Feasibility and acceptability of Lee Silverman Voice Treatment in progressive ataxias

Anja Lowit, Aisling Egan, Marios Hadjivassiliou

Research output: Contribution to journalArticlepeer-review

11 Citations (Scopus)
20 Downloads (Pure)


Communication difficulties have considerable impact on people with progressive ataxia, yet there are currently no evidence-based treatments. LSVT LOUD® focuses on the production of healthy vocal loudness whilst also improving breath support, vocal quality, loudness and articulation in participating patients. This study aimed to investigate whether Lee Silverman Voice Treatment (LSVT LOUD®) can improve communication effectiveness in these patients. We performed a rater-blinded, single-arm study investigating LSVT LOUD® treatment in a population of patients with progressive ataxia including Friedreich’s ataxia (n = 18), spinocerebellar ataxia type 6 (n = 1), idiopathic cerebellar ataxia (n = 1), and spastic paraplegia 7 (n = 1). Twenty-one patients were recruited to the study, with 19 completing treatment. Sessions were administered via Skype in the LSVT-X format, meaning two sessions per week over a period of 8 weeks. Assessments included two baseline and two post-treatment measures and focused on outcome measures covering aspects ranging from physiological function to impact and participation. Results indicate improvements in patient-perceived outcomes for 14 of the 19 participants, in both speech and psychosocial domains. Speech data furthermore demonstrate significant improvements in prolonged vowel duration, and voice quality measures. Intelligibility and naturalness evaluations showed no change post-treatment. Patients reported high acceptability of the treatment itself, as well as administration by Skype. This is the largest treatment study for people with progressive ataxia published to date. It provides an indication that LSVT LOUD® can have a positive impact on communication in this patient group and could form the basis for larger-scale trials.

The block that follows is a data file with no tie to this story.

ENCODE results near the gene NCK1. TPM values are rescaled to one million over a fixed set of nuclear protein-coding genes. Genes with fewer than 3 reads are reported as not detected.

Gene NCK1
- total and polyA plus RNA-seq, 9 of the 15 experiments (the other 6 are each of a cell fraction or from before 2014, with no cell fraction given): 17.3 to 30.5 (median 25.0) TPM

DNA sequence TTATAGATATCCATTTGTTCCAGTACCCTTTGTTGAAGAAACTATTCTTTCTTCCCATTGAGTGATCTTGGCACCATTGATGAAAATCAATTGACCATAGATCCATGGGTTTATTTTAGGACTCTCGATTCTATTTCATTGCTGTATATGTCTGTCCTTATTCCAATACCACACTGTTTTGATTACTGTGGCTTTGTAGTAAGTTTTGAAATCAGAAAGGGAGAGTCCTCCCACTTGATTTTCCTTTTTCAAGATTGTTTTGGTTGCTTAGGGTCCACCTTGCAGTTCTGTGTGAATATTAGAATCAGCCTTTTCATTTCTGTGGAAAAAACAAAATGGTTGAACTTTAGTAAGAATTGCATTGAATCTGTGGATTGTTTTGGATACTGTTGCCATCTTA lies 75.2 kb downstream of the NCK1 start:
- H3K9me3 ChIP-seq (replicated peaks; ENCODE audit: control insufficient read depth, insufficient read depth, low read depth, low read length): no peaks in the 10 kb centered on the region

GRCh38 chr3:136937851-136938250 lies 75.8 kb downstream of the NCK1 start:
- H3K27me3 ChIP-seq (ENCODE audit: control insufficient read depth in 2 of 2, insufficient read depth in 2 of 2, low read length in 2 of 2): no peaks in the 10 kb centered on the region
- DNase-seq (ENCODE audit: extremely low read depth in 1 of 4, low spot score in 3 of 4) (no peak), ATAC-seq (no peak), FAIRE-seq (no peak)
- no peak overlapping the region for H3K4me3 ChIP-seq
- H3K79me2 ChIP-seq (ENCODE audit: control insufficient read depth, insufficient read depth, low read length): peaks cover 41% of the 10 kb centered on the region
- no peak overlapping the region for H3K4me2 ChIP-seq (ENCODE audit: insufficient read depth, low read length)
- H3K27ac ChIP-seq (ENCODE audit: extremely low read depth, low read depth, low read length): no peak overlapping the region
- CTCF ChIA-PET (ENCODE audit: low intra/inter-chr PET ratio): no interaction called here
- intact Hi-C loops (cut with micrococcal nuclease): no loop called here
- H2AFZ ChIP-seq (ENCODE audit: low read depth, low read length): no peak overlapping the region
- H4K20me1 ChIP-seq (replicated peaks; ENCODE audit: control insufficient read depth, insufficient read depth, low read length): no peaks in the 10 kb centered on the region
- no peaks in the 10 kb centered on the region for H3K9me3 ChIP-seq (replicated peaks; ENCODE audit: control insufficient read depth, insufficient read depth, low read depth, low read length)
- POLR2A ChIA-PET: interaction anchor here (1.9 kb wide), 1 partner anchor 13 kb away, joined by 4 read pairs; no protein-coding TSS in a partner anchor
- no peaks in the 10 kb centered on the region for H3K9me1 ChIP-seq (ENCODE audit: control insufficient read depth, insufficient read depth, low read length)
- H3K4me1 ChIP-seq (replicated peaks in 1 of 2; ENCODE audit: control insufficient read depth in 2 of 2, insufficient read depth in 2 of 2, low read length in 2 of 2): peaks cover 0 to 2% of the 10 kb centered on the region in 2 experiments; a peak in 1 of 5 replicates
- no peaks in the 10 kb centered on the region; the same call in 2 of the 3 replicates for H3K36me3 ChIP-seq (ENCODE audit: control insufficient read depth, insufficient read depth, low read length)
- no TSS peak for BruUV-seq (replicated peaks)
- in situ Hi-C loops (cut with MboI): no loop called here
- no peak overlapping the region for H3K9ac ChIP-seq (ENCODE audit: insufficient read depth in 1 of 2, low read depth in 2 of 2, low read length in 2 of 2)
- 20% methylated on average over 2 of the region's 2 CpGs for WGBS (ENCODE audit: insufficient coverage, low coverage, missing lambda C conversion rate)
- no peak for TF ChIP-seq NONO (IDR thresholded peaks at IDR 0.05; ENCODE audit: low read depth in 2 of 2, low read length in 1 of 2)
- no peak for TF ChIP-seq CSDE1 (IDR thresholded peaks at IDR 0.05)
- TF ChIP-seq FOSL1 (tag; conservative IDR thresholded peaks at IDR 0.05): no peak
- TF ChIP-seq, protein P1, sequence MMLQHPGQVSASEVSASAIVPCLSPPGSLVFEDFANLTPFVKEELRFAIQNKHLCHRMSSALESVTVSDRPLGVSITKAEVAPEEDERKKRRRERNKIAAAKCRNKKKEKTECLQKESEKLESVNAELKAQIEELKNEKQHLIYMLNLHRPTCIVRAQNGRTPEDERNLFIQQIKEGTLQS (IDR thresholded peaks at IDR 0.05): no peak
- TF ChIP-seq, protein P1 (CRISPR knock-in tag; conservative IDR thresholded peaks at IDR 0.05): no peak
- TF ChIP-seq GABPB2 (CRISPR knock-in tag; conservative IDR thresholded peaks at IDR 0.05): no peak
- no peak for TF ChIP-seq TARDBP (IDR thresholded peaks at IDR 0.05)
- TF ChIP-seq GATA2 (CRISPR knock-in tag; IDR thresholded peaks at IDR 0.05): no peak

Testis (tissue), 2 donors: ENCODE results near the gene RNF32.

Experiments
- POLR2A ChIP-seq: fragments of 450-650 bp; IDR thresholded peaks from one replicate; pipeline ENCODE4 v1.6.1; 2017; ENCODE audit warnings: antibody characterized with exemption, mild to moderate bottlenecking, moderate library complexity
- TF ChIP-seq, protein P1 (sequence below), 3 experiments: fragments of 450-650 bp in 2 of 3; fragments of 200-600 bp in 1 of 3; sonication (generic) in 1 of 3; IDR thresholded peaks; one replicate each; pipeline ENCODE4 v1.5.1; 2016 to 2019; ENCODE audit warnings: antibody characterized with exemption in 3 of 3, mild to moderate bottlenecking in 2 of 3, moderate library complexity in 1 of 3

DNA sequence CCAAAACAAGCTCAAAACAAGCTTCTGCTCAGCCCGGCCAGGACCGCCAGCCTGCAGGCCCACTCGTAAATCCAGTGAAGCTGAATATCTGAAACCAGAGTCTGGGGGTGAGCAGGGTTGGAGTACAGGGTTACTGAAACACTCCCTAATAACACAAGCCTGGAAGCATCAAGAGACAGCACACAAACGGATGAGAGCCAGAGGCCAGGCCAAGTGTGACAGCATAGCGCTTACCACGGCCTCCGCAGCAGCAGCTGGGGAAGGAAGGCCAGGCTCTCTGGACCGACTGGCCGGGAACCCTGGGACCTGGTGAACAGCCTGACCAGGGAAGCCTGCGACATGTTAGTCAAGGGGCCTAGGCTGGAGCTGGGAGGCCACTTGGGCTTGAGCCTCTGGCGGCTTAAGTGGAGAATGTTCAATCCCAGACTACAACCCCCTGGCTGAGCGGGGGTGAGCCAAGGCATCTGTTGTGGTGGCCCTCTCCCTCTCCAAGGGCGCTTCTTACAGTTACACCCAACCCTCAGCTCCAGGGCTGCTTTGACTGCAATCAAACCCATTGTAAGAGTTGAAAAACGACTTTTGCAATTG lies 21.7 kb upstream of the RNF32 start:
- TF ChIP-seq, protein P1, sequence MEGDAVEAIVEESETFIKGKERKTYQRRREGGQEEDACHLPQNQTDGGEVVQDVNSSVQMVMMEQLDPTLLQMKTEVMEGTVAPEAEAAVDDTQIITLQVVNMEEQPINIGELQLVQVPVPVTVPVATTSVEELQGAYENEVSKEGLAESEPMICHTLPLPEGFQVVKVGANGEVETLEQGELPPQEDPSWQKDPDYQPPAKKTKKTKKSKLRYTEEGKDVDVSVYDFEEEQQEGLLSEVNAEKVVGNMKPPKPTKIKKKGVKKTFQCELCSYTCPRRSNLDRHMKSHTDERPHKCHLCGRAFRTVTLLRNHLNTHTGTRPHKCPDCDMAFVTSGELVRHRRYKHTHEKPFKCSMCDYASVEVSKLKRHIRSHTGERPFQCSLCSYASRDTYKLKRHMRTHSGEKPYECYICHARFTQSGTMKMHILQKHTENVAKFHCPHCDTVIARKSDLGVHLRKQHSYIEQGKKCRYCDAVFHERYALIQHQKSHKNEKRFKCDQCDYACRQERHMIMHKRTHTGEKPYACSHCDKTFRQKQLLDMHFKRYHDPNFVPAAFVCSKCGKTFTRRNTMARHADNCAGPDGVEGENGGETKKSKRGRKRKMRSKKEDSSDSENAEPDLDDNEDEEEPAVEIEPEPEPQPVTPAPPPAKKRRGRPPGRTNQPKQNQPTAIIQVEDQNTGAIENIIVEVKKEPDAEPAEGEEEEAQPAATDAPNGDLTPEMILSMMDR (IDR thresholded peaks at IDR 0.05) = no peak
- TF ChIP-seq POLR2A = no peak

Original languageEnglish
Pages (from-to)701-714
Number of pages14
JournalThe Cerebellum
Issue number5
Early online date25 Jun 2020
Publication statusPublished - 1 Oct 2020


  • progressive ataxia
  • cerebellar dysarthria
  • voice quality
  • speech therapy
  • psychosocial wellbeing
  • communication participation,


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